By Tegen Shipp, Junior Account Executive

As a PR newbie at a B-Corp, I am already acutely aware of the importance of considering sustainability and ethics in all our work as well as our everyday individual decision making. PR firms are often the front line of communication for businesses and so it is imperative that we help to lead the way in how we effectively communicate a brands sustainability journey.

This week, we had the opportunity to attend The Blue Earth Summit in Bristol and hear from a range of inspiring companies that are tackling difficult issues and striving to instigate change.

In a talk around the issue of greenwashing, it was highlighted that there is often an attitude-behaviour gap both on a personal and business level. This is the gap between wanting to do good but being prevented by blocks which seem like a lot of effort to take down.

Many small businesses may have good intentions but are resource strapped, inadvertently greenwashing their communications as they do not have the time or funds to fully research. Stating ‘We’re Carbon Neutral’ is no longer good enough – communications need to be accurate, specific, and transparent to effectively communicate your brands journey.

Companies can also fall short of developing a consistent growth mindset. It’s important to not just focus on the one thing that has already been done, but also to recognise that there is always a great deal more to work on. We cannot just ignore everything else. Companies need to begin to publicly acknowledge that there is always more that they can do to strive for change.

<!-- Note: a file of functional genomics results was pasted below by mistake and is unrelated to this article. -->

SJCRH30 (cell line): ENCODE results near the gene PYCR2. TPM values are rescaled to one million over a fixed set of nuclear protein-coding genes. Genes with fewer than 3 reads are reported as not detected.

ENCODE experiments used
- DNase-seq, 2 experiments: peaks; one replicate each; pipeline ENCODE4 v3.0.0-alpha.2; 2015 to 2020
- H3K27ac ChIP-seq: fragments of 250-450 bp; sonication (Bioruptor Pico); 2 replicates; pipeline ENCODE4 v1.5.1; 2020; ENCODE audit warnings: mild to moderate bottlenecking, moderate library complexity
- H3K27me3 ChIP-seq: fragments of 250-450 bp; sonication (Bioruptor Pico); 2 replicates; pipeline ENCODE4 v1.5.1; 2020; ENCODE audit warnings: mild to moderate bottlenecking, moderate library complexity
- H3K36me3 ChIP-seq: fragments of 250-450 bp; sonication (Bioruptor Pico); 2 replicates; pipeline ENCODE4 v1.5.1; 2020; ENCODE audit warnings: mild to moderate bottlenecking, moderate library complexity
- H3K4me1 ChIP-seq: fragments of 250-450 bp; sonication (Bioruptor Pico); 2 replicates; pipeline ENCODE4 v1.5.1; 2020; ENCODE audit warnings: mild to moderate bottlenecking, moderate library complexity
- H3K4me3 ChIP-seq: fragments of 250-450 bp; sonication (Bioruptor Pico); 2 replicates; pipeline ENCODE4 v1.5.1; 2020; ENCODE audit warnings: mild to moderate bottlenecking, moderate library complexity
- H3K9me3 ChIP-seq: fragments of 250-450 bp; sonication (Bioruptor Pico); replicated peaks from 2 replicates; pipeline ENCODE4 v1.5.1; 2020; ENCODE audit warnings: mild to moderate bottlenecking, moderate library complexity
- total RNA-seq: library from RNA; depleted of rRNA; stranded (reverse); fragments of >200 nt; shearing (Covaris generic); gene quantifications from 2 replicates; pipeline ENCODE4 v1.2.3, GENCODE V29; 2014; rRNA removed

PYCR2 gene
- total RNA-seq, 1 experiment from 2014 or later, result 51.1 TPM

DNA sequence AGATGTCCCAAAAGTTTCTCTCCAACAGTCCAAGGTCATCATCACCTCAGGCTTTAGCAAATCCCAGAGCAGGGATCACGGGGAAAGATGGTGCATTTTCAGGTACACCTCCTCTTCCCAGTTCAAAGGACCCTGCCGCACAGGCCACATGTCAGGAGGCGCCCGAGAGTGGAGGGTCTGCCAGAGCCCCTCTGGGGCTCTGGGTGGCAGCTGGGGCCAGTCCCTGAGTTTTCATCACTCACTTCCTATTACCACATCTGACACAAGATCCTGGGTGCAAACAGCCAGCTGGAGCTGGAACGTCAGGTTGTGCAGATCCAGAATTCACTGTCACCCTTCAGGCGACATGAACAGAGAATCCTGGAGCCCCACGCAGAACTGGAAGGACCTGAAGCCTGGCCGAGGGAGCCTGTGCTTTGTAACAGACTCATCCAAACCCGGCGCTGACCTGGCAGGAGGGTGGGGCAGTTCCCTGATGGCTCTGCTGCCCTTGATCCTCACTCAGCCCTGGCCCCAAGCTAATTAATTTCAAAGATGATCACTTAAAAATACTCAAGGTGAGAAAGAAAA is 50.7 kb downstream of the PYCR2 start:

Often when we are trying to create change, we have all the ‘intellect’ behind it, but we are losing the communications war. Jacquie Wilmhurst talked passionately about learning the art of ‘Getting Out Of Your Own Way’ (GOOYO). You need to learn to consider what you can control and what influence you have focus on that, not what you can’t control. As individuals/agencies, we spend a lot of time wanting the public to do something differently/think differently.

One final point which is key, is that audience action outcome is often far more important than reach. It can be more valuable to target a select number of individuals that will change their behaviour because of your communications, rather than try and target a mass audience who may not act. It’s not always about making a big noise.

PR firms have a responsibility to think twice about their communications and how they can help to eradicate greenwashing, not add to it. If each firm begins to become accountable, we will begin to see a wave of change for the better. I think that by listening to how other businesses are creating solutions to hard-hitting problems, events like The Blue Earth Summit can really help bring businesses together and allow for improved transparency.